6. How to consume .net web services from java/python. How dataset will be processed.?
At design time, when the Java developer runs WSDL2Java, there isn't enough information in the schema definition to do anything.Hence, In order for Java developers to consume this Web Service, they'll have to drop down and use their equivalent DOM API directly.
The ultimate solution, however, would be to standardize an XML Schema definition for representing database resultsets that could be supported across all toolkits.


http://msdn.microsoft.com/en-us/magazine/cc188755.aspx


7. Abstract Classes vs. Interfaces
http://msdn.microsoft.com/en-us/library/scsyfw1d%28v=vs.71%29.aspx

8. What is an asax file.
http://msdn.microsoft.com/en-us/library/1xaas8a2%28v=vs.71%29.aspx

9.MutliCast delegates
http://msdn.microsoft.com/en-us/library/ms173175.aspx

10. Sealed Class

The main purpose of a sealed class to take away the inheritance feature from the user so they cannot derive a class from a sealed class. One of the best usage of sealed classes is when you have a class with static members. For example, the Pens and Brushes classes of the System.Drawing namespace.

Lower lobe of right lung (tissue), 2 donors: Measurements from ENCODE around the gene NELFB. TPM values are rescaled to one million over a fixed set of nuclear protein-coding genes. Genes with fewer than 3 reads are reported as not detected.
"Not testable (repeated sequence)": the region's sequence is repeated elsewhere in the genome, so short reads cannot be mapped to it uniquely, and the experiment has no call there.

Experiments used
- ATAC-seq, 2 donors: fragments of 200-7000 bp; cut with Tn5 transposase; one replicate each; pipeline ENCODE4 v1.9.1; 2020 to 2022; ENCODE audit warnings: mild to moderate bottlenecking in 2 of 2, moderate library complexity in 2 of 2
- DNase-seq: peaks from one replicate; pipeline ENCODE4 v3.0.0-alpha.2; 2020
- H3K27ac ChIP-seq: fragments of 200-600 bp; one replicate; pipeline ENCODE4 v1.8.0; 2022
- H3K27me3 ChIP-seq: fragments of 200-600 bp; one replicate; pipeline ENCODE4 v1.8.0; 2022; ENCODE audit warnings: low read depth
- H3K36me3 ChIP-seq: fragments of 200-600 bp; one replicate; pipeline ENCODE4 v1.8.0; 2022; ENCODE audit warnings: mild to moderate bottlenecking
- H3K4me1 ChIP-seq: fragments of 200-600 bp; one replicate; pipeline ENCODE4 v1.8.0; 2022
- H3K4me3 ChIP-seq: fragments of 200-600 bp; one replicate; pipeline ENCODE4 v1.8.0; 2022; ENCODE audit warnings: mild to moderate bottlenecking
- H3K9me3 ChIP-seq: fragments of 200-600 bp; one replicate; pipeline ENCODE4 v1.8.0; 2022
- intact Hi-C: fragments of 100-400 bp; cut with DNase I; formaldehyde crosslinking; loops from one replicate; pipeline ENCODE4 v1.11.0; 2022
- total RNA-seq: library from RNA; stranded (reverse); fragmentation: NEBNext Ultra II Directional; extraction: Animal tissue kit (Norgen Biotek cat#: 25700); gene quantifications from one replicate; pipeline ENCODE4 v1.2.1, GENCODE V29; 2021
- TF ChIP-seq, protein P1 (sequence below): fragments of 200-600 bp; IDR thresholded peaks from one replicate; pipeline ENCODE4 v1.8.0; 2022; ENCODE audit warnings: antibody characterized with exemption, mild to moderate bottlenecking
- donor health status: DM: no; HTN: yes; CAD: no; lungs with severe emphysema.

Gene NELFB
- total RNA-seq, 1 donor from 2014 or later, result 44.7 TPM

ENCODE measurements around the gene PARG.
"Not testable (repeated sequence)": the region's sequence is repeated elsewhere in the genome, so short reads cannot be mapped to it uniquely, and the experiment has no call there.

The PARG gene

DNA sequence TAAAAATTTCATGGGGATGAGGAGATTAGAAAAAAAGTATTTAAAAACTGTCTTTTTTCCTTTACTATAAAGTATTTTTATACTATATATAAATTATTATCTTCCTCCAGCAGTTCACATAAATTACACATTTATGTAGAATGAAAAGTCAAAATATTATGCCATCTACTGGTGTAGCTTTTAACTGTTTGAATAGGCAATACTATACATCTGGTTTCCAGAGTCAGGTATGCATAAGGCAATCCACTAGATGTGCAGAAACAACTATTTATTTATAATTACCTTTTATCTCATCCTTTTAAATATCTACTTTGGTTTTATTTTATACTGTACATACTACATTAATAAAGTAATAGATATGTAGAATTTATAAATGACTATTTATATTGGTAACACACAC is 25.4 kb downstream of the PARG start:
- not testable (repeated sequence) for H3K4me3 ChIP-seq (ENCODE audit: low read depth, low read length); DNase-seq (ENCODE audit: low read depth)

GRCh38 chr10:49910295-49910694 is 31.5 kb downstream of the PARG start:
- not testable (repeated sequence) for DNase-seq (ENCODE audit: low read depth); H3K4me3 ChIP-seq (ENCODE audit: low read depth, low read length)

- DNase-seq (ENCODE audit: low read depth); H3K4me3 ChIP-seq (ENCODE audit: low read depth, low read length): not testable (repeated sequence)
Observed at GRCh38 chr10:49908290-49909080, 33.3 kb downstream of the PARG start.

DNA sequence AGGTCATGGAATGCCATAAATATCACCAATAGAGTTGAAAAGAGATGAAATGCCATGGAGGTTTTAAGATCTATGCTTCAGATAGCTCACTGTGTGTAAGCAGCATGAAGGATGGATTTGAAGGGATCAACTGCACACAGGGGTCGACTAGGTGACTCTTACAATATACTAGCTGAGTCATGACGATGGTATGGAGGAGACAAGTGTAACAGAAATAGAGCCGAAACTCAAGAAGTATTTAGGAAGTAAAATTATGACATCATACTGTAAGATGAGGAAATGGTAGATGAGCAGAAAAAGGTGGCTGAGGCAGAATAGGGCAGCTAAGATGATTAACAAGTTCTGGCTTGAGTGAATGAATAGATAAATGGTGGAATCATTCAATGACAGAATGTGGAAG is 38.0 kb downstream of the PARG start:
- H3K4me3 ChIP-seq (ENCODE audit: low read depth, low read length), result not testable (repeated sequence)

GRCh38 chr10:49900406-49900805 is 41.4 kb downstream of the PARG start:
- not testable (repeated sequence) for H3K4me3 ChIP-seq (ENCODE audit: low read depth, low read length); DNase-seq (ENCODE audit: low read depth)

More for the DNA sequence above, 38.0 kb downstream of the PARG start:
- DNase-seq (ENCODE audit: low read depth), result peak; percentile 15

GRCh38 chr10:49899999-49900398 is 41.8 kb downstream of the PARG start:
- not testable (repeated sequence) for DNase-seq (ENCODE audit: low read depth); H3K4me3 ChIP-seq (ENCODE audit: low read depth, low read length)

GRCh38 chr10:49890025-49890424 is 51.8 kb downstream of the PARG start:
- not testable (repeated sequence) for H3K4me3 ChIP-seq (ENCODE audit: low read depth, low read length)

The Pens class represent the pens for standard colors. This class has only static members. For example, Pens.Blue represents a pen with blue color. Similarly, the Brushes class represents standard brushes. The Brushes.Blue represents a brush with blue color.
So when you're designing your application, you may keep in mind that you have sealed classes to seal user's boundaries.

http://www.c-sharpcorner.com/UploadFile/mahesh/SealedClasses11142005063733AM/SealedClasses.aspx

http://codebetter.com/patricksmacchia/2008/01/05/rambling-on-the-sealed-keyword/